As debates around infrastructure and climate spending intensify in Washington, our members are doing what we do best: explaining to our lawmakers and the media why now is the time to clean up the air for our kids. In keeping with our drumbeat around the need to electrify our transportation sector, we launched the “Let’s Get Rolling” summer tour to build support for clean, electric school buses with stops in Atlanta, Phoenix, and Las Vegas, among other cities. The tour’s first stop—in rural Livingston, Montana—brought out an array of supporters of all-electric yellow school buses, some of whom are featured in this short video. Maybe our tour can help inspire Congress to stop spinning its wheels and embrace the biggest and boldest climate investments yet? In the meantime, join us in telling Congress that families need climate investments in order to put us on a path to climate safety.
FIGHTING FOR METHANE PROTECTIONS IN NEW MEXICO
Writing in the Albuquerque Journal, our New Mexico field organizer Celerah Hewes urges her state—home to some of the worst methane pollution in the country—to adopt a stronger methane rule alongside co-author James Jimenez of New Mexico Voices for Children. In their op-ed, the authors acknowledge the “deft leadership” of Governor Lujan in reducing waste and pollution from the oil and gas industry while underscoring how the “work is far from done.” “[T]o protect front-line communities and address major pollution sources to meet the governor’s goal of enacting nation-leading rules to cut pollution,” the authors call on their Governor and the New Mexico Environment Department (NMED) to enact the strongest possible final rule to curb dangerous methane. They also call for these three things: “First, protect those living closest to development by requiring more frequent inspections to find and fix leaks. Second, require operators to control pollution during completion of a new oil or gas well, or when redeveloping an existing site. Finally, NMED should strengthen requirements to cut pollution from the state’s second-largest source of oil and gas methane pollution: pneumatic controllers.” In a time of greater state and federal action to reduce methane waste and pollution, we have an “unparalleled moment for improving public health in New Mexico, especially for vulnerable populations.”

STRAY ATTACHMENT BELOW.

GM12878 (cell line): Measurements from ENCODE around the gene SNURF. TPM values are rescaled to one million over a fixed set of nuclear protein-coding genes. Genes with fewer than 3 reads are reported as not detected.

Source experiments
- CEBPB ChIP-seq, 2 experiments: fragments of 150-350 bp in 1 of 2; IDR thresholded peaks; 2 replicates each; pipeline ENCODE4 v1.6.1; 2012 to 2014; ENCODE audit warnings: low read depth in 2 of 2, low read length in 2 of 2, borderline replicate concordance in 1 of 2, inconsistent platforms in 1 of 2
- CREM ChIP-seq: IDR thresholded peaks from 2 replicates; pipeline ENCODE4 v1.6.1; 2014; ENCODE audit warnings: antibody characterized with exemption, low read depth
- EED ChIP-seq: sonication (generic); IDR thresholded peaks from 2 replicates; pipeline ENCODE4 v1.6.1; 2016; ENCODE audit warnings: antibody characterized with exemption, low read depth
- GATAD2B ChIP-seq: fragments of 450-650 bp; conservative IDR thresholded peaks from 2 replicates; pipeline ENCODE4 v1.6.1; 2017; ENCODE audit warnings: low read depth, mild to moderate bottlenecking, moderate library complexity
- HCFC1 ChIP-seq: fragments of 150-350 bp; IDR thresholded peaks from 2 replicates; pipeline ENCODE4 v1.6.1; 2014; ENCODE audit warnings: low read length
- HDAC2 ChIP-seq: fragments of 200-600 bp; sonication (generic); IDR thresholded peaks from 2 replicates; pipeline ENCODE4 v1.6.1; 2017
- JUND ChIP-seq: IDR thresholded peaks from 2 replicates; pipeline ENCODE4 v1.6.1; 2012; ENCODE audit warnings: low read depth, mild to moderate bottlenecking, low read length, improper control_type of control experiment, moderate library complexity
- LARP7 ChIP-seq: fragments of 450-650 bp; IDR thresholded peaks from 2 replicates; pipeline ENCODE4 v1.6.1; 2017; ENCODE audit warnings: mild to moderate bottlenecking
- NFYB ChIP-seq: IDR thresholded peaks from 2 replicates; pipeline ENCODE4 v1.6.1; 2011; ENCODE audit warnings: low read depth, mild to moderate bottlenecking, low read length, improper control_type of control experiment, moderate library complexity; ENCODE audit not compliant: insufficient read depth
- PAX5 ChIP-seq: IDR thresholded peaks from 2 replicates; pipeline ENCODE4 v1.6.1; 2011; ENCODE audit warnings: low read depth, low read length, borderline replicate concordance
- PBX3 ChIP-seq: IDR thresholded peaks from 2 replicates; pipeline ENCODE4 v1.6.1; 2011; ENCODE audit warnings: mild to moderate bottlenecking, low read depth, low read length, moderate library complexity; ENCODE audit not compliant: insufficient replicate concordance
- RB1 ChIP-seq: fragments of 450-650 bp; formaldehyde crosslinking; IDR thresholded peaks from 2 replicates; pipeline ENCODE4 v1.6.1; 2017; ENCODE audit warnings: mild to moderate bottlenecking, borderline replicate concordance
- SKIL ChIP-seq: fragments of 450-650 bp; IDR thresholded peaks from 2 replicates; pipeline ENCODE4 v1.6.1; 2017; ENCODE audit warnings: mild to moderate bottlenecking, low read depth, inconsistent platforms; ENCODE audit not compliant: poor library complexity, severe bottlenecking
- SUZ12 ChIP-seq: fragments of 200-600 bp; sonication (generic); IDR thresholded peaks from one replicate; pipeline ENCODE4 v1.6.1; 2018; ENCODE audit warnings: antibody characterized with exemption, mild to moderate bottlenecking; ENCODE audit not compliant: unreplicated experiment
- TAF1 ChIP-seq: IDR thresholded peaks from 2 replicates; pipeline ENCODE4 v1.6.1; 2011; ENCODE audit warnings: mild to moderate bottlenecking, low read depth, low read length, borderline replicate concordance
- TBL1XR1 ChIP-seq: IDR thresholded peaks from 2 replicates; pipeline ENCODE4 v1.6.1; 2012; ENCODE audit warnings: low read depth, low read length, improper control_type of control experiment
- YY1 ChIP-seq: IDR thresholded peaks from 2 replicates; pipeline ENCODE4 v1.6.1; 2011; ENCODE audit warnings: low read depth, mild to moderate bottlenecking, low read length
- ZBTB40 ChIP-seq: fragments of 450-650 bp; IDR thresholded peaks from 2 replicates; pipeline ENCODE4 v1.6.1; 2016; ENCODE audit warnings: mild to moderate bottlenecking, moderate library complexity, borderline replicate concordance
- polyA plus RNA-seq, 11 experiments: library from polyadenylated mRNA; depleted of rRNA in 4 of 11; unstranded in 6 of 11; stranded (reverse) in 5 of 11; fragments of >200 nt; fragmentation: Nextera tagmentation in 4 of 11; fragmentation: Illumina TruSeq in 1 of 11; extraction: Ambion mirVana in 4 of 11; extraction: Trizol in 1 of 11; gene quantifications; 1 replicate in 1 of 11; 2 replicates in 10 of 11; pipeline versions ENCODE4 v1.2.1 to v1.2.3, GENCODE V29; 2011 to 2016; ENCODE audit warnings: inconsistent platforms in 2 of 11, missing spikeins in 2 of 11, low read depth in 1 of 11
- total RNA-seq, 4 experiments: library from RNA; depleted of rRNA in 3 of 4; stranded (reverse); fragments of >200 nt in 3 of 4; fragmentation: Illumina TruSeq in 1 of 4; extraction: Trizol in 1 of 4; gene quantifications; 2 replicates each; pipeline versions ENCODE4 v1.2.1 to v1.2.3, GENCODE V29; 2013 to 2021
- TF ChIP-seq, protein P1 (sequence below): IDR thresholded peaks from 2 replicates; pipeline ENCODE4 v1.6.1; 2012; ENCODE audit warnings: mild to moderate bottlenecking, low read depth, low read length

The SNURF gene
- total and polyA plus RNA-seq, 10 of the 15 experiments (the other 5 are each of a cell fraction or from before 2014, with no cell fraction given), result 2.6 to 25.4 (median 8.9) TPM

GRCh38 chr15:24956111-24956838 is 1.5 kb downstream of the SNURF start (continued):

COMMENTING TO HUFFPOST ON CLIMATE POLITICS
The HuffPost reached out to about a dozen environmental organizations, including ones in Sen. Joe Manchin’s (D-WV) home state of West Virginia, to assess issues of lawmaker access in the wake of a senior ExxonMobil lobbyist claiming the oil company has regular access to the senator and his staff. As the HuffPo reported, “Manchin also received high marks from Leah Barbor, the West Virginia field organizer for Moms Clean Air Force ― who said her parent advocates ‘speak regularly’ to the senator and his staff ― as well as national groups including the League of Conservation Voters and the Environmental Defense Fund.” And as our climate crisis intensifies—and the opportunities to address it multiply—we will continue to work with Sen. Manchin to get West Virginia and our entire country on a path to climate safety.
RESPONDING TO EXTREME HEAT ON THE EVENING NEWS